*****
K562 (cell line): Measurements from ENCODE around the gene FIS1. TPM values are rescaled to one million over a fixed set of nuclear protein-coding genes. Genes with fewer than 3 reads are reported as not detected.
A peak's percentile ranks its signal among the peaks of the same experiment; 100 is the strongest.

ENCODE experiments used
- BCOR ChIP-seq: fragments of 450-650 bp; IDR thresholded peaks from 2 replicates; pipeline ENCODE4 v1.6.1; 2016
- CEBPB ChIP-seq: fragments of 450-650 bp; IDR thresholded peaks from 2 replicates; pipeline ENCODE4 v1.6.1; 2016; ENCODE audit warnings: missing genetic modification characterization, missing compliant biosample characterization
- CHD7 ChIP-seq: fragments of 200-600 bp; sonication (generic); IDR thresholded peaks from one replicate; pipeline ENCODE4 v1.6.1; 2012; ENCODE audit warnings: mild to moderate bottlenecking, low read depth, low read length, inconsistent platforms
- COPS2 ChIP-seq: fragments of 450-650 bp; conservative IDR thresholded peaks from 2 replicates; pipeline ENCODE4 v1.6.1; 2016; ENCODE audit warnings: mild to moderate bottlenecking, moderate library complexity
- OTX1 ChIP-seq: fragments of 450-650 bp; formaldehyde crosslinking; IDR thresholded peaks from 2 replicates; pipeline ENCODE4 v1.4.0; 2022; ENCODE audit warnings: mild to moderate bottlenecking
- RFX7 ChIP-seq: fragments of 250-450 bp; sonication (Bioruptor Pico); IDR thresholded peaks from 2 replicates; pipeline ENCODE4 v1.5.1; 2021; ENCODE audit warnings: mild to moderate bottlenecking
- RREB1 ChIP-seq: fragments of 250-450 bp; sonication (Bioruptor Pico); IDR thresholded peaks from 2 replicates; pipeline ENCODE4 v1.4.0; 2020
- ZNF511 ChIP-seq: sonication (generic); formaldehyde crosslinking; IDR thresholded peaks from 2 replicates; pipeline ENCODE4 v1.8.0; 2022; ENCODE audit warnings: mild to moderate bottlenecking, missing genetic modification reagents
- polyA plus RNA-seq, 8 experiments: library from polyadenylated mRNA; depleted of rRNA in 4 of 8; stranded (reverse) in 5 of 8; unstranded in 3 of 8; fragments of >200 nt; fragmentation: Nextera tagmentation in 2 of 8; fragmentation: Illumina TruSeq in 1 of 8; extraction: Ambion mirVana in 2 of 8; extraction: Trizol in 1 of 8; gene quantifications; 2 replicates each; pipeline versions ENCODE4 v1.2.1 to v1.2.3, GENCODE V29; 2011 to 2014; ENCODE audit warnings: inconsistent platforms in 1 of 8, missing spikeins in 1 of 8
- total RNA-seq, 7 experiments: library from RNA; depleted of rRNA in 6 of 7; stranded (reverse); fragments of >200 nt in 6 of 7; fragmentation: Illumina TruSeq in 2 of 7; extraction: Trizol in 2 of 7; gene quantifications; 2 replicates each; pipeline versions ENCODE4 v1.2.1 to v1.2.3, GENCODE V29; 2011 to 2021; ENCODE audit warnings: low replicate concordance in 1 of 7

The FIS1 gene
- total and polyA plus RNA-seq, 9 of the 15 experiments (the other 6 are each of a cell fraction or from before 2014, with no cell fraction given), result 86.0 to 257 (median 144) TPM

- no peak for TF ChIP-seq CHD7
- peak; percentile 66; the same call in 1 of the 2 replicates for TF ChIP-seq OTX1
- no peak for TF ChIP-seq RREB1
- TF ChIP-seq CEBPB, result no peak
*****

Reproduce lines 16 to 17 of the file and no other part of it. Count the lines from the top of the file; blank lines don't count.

- no peak for TF ChIP-seq CHD7
- peak; percentile 66; the same call in 1 of the 2 replicates for TF ChIP-seq OTX1